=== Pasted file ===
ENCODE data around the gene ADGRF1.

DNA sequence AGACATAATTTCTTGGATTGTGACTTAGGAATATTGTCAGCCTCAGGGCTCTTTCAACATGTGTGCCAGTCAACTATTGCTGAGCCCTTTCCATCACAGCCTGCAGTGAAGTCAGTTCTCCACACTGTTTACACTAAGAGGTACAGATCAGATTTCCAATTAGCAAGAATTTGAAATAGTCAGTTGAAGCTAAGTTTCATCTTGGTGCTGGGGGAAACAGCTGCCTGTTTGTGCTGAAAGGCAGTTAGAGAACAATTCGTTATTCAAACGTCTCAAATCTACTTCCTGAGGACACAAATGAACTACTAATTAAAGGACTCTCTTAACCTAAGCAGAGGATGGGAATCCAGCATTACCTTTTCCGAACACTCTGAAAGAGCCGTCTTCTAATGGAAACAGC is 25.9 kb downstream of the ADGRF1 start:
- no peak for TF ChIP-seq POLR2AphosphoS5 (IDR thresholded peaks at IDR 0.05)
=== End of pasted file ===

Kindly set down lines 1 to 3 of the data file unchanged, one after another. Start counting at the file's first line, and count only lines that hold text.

ENCODE data around the gene ADGRF1.

DNA sequence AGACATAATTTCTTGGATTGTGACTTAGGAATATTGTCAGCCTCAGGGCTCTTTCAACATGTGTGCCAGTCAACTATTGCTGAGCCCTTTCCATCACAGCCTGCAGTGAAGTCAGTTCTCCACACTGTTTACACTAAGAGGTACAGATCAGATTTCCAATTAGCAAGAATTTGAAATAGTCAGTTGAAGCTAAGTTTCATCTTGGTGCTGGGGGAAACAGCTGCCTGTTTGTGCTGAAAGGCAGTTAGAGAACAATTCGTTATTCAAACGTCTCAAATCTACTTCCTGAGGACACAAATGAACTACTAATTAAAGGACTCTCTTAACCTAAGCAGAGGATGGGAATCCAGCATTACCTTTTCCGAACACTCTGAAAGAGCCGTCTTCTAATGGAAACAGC is 25.9 kb downstream of the ADGRF1 start:
- no peak for TF ChIP-seq POLR2AphosphoS5 (IDR thresholded peaks at IDR 0.05)